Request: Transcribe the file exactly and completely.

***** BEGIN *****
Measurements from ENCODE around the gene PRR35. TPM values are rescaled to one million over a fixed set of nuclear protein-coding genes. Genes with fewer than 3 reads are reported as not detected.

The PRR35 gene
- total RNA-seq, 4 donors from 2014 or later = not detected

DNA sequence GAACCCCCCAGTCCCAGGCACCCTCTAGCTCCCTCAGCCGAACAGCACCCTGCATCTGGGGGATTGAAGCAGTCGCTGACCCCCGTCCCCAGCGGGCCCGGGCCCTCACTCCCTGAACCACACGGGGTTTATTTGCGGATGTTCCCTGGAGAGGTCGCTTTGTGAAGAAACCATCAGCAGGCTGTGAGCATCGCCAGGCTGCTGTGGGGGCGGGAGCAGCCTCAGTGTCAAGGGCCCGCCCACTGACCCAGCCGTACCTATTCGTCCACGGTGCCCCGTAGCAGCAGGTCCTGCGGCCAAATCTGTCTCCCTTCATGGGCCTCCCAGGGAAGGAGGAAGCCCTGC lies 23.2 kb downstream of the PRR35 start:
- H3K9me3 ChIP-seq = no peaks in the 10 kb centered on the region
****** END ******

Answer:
Measurements from ENCODE around the gene PRR35. TPM values are rescaled to one million over a fixed set of nuclear protein-coding genes. Genes with fewer than 3 reads are reported as not detected.

The PRR35 gene
- total RNA-seq, 4 donors from 2014 or later = not detected

DNA sequence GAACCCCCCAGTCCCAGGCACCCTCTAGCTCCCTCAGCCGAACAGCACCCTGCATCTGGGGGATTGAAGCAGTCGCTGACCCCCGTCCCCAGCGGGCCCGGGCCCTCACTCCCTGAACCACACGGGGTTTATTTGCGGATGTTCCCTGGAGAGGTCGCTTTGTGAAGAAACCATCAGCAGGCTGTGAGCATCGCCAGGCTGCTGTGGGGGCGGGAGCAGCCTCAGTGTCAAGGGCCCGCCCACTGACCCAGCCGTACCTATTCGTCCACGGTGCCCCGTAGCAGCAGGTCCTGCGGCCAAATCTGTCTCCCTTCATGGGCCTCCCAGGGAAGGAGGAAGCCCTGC lies 23.2 kb downstream of the PRR35 start:
- H3K9me3 ChIP-seq = no peaks in the 10 kb centered on the region